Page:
Though The DDR officially ceased to exist in 1990 The East German flag is still proudly on display in and around Highgate Men’s Pond. Warum?
It’s a symbol of resurrection, of a return from the dead.
On 18th December 2009 Hampstead resident Tom Kearney was standing on the pavement at the edge of a pedestrian crossing on Oxford Street when he was hit by a Bendy Bus. The impact cracked his skull, burst both his lungs and threw him 20 feet down Europe’s busiest shopping street. When paramedics arrived, they could find no pulse.
Doctors at the Royal London Hospital fought to save Tom’s life; prevented his lungs from dying and drilled a hole in his skull to stop his brain from exploding under the pressure of bleeding. But that was only half the battle. When Tom woke from a coma in mid-January 2010 he had to re-learn how to speak, walk, eat and drink again. He remained in hospital for months.
Then, while slowly recovering at his home in Hampstead, his neighbor, writer Al Alvarez, gave him a piece of life-changing advice.
A lifelong Hampstonian, Alvarez has been swimming in the Heath Ponds daily since he was a teenager before The War. He told Tom to
“Get in the Ponds. If a Bendy Bus can’t kill you, the Ponds certainly won’t. Besides, I think It will make you better.”
Taking Al’s advice, Tom began swimming regularly at Highgate Men’s Pond in September 2011. Al was right, the cool fresh water aided his recovery. Tom’s enthusiasm meant that soon friends, acquaintances, and friends-of-friends started joining his weekend swims, the number rising week-by-week even as the water temperature dropped.
And so the East German Ladies Swimming Team was born: a bunch of middle-aged dads for the most part, who brave the ponds in whatever the weather, the colder the better.
Why the name? An early photograph of the group received a scathing response from a spouse. Instead of praising the fortitude of her man and his friends, she compared them to the 1976 East German Ladies Swimming Team, large in physique, full of testosterone and the vanquisher of all opponents at the Montreal Olympics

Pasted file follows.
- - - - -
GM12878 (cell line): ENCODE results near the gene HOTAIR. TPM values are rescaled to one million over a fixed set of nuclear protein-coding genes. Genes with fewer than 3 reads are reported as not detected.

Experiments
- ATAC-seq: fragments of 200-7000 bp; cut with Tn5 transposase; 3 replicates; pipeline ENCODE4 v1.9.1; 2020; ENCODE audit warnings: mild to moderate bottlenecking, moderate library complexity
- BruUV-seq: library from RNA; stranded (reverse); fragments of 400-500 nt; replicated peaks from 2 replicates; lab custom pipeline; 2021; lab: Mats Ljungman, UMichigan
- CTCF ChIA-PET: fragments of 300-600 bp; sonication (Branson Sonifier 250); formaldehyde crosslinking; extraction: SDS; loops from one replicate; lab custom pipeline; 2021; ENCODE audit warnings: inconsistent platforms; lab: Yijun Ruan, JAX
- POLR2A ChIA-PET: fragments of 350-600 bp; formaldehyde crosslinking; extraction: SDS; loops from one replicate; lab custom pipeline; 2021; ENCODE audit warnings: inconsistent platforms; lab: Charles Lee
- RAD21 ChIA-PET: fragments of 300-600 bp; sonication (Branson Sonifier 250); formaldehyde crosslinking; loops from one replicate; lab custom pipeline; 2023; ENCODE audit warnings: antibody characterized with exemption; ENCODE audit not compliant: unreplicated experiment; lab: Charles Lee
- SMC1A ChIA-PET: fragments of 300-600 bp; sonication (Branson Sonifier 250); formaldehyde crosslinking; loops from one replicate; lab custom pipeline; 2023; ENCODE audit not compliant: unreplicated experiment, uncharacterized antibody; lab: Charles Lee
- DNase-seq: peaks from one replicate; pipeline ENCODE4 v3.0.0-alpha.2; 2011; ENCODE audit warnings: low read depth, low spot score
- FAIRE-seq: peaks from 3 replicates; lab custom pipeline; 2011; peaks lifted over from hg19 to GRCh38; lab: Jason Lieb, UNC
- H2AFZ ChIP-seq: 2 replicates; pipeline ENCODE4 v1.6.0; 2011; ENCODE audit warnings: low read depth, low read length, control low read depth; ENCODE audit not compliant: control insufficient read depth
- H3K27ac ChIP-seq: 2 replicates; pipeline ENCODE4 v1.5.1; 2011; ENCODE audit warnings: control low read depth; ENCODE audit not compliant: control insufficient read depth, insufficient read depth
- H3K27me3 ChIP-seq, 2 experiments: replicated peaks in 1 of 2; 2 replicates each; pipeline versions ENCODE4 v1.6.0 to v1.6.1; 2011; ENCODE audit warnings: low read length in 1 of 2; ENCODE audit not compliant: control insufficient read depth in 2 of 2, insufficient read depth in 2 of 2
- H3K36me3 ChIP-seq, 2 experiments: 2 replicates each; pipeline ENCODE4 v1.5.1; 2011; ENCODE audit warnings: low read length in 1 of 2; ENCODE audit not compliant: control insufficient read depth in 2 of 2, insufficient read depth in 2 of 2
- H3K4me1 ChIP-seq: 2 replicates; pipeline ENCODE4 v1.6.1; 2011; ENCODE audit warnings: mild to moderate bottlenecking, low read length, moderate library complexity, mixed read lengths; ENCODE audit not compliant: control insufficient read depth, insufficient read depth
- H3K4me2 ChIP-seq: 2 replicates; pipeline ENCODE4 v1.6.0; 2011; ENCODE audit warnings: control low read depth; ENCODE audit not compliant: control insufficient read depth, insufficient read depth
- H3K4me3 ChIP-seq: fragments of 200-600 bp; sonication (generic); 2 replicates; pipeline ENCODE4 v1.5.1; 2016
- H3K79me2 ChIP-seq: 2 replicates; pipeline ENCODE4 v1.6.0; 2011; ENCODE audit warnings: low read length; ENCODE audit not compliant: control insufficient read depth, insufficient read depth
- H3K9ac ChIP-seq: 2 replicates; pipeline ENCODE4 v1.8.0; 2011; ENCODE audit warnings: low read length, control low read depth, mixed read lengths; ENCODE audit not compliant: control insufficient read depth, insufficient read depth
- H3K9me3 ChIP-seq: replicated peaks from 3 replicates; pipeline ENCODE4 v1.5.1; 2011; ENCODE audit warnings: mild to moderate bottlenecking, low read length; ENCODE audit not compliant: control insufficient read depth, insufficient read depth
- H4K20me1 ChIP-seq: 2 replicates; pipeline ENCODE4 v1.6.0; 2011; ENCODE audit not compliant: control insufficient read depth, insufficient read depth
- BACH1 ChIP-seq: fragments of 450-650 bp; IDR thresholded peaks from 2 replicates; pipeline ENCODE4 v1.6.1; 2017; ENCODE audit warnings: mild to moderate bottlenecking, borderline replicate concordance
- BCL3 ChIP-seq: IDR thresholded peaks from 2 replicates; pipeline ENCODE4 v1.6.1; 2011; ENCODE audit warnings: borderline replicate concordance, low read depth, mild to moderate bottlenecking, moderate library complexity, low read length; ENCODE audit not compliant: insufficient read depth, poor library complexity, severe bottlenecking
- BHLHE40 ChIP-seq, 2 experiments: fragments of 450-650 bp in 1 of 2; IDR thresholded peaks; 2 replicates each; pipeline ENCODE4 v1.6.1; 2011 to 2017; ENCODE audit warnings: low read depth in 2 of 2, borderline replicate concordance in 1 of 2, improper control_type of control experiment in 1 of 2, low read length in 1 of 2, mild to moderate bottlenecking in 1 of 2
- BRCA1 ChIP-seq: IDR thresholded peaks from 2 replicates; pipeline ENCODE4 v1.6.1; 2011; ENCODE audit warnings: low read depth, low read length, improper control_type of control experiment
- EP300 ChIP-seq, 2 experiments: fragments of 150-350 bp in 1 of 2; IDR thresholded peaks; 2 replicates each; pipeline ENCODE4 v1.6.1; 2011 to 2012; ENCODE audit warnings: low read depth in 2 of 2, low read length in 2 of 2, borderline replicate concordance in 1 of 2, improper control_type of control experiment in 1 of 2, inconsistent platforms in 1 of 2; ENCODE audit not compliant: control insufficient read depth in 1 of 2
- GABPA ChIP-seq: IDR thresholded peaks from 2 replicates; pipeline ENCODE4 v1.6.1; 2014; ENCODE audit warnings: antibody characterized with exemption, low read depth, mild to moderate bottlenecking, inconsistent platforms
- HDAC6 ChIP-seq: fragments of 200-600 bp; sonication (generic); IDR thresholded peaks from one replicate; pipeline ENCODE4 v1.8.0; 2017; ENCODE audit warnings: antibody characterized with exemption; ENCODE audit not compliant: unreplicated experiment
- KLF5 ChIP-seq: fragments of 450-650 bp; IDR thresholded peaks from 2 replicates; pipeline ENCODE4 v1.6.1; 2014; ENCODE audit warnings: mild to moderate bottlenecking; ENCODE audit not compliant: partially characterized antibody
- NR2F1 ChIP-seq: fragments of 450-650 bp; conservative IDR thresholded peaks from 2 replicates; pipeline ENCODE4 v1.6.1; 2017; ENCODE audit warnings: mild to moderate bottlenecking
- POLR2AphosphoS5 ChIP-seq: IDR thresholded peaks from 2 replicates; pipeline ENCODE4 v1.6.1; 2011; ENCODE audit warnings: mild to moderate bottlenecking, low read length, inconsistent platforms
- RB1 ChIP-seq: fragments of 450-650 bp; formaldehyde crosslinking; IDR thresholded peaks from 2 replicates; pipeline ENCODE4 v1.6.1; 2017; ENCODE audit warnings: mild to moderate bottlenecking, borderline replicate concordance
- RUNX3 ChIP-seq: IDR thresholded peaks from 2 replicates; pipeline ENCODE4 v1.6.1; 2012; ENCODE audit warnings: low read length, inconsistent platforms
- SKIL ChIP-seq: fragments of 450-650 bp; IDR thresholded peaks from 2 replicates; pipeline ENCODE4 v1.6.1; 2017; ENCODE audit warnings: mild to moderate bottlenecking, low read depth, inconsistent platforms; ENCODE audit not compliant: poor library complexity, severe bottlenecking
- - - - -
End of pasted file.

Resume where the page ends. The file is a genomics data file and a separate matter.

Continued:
Now numbering some 40 members, EGLST meet every Saturday and Sunday (and when possible during the week) at the top of Parliament Hill, before a short run (or stroll) round The Heath, finishing at the Highgate Men’s Pond for a swim – rain or shine, ice or snow.
To swim in the ponds is to immerse yourself in London’s social and cultural fabric. The Highgate Ponds were dug in the 17th and 18th centuries. The clay taken from them was used in the bricks of houses for miles around. Thereafter the quarries were flooded to become reservoirs for the area’s growing population. Now of course they are a construction site again – though hopefully this is only a temporary state of affairs…
They have been immortalized in paintings by Constable and a poem by William Blake. The Men’s Pond is on a spot where the poet John Keats is supposed to have listened to nightingales and chatted to Samuel Coleridge. It opened in 1893, and remains a place where it doesn’t matter what your job, your title or your religion, as long as you share the love of an open-water swim.
The EGLST includes young and old from all walks of life. Though we all live in the area, members hail from five different continents. But we are united under one flag we wear with pride on our own-branded swimming caps, trunks and beanies.
So if you are passing by The Men’s Pond and happen to see a flotilla of white-capped heads emblazoned with the East German flag (and the motto ‘moob rule since 2011) remember, it’s not some kind a political statement, a yearning for the bad old days of Erich Honecker and the Berlin Wall. No, it’s worn with a big ironic grin in full acknowledgement that it took Tom being hit by a bus and returning from the dead for him and all of us to discover this way of feeling fully alive. Nobody leaves the pond in the same mood they entered it – everyone emerges revivified and smiling.
That’s why each year on December 18th we celebrate ‘Bus Day’ and toast another year lived to the full thanks to the Ponds, and Al Alvarez.
Al Alvarez’s excellent book Pondlife – A Swimmer’s Journalis available at Daunt Books, Waterstones and any other bookshop worth it’s salt and not just selling pulp-porn masquerading as something worth reading.
Tom Kearney has campaigned tirelessly since 2012 for TfL to improve its Bus Safety Reporting and Monitoring and for Oxford Street to be pedestrianized.
As a result of his work, TfL has, since 2014, published statistics of casualties involving TfL buses (29 pedestrians a month were hit by by buses in 2015).
Earlier this year TfL launched ‘a world-leading bus safety programme’ based on many of Tom’s recommendations. All of the major candidates for Mayor of London have pledged to pedestrianize Oxford Street.